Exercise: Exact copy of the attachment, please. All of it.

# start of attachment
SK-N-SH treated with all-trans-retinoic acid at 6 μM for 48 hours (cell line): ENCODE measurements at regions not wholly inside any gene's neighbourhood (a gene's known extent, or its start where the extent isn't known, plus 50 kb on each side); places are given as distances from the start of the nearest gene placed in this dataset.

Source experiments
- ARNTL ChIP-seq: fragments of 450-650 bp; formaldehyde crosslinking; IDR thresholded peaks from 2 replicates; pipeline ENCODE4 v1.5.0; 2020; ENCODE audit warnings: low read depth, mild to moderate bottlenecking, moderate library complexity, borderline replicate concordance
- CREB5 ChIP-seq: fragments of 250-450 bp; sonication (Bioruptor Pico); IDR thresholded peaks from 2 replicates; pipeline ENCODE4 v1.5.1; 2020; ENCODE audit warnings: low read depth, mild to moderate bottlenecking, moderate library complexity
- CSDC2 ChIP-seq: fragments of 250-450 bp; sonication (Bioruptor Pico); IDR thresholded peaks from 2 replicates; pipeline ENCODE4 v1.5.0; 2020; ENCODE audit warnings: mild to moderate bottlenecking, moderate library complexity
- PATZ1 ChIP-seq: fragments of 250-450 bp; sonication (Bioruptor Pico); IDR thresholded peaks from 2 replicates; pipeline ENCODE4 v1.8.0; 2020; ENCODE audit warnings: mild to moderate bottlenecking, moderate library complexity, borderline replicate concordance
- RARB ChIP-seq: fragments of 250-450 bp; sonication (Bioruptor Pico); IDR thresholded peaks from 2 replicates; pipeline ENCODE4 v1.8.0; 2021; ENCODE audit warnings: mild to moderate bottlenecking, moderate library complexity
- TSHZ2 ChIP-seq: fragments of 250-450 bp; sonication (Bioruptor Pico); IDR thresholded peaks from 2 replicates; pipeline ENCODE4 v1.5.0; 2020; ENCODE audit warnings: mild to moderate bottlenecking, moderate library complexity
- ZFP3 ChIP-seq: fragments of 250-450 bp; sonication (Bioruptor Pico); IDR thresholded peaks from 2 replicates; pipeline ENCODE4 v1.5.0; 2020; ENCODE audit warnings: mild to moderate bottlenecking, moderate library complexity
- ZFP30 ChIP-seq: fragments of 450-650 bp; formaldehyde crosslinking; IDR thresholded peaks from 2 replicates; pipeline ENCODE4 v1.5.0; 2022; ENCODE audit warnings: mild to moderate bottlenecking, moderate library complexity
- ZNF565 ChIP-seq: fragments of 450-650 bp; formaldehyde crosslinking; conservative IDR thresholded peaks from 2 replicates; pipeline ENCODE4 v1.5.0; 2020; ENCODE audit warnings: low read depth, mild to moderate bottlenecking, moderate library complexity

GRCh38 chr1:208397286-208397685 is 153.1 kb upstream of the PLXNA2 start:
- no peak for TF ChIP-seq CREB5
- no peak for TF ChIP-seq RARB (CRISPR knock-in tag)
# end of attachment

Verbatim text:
SK-N-SH treated with all-trans-retinoic acid at 6 μM for 48 hours (cell line): ENCODE measurements at regions not wholly inside any gene's neighbourhood (a gene's known extent, or its start where the extent isn't known, plus 50 kb on each side); places are given as distances from the start of the nearest gene placed in this dataset.

Source experiments
- ARNTL ChIP-seq: fragments of 450-650 bp; formaldehyde crosslinking; IDR thresholded peaks from 2 replicates; pipeline ENCODE4 v1.5.0; 2020; ENCODE audit warnings: low read depth, mild to moderate bottlenecking, moderate library complexity, borderline replicate concordance
- CREB5 ChIP-seq: fragments of 250-450 bp; sonication (Bioruptor Pico); IDR thresholded peaks from 2 replicates; pipeline ENCODE4 v1.5.1; 2020; ENCODE audit warnings: low read depth, mild to moderate bottlenecking, moderate library complexity
- CSDC2 ChIP-seq: fragments of 250-450 bp; sonication (Bioruptor Pico); IDR thresholded peaks from 2 replicates; pipeline ENCODE4 v1.5.0; 2020; ENCODE audit warnings: mild to moderate bottlenecking, moderate library complexity
- PATZ1 ChIP-seq: fragments of 250-450 bp; sonication (Bioruptor Pico); IDR thresholded peaks from 2 replicates; pipeline ENCODE4 v1.8.0; 2020; ENCODE audit warnings: mild to moderate bottlenecking, moderate library complexity, borderline replicate concordance
- RARB ChIP-seq: fragments of 250-450 bp; sonication (Bioruptor Pico); IDR thresholded peaks from 2 replicates; pipeline ENCODE4 v1.8.0; 2021; ENCODE audit warnings: mild to moderate bottlenecking, moderate library complexity
- TSHZ2 ChIP-seq: fragments of 250-450 bp; sonication (Bioruptor Pico); IDR thresholded peaks from 2 replicates; pipeline ENCODE4 v1.5.0; 2020; ENCODE audit warnings: mild to moderate bottlenecking, moderate library complexity
- ZFP3 ChIP-seq: fragments of 250-450 bp; sonication (Bioruptor Pico); IDR thresholded peaks from 2 replicates; pipeline ENCODE4 v1.5.0; 2020; ENCODE audit warnings: mild to moderate bottlenecking, moderate library complexity
- ZFP30 ChIP-seq: fragments of 450-650 bp; formaldehyde crosslinking; IDR thresholded peaks from 2 replicates; pipeline ENCODE4 v1.5.0; 2022; ENCODE audit warnings: mild to moderate bottlenecking, moderate library complexity
- ZNF565 ChIP-seq: fragments of 450-650 bp; formaldehyde crosslinking; conservative IDR thresholded peaks from 2 replicates; pipeline ENCODE4 v1.5.0; 2020; ENCODE audit warnings: low read depth, mild to moderate bottlenecking, moderate library complexity

GRCh38 chr1:208397286-208397685 is 153.1 kb upstream of the PLXNA2 start:
- no peak for TF ChIP-seq CREB5
- no peak for TF ChIP-seq RARB (CRISPR knock-in tag)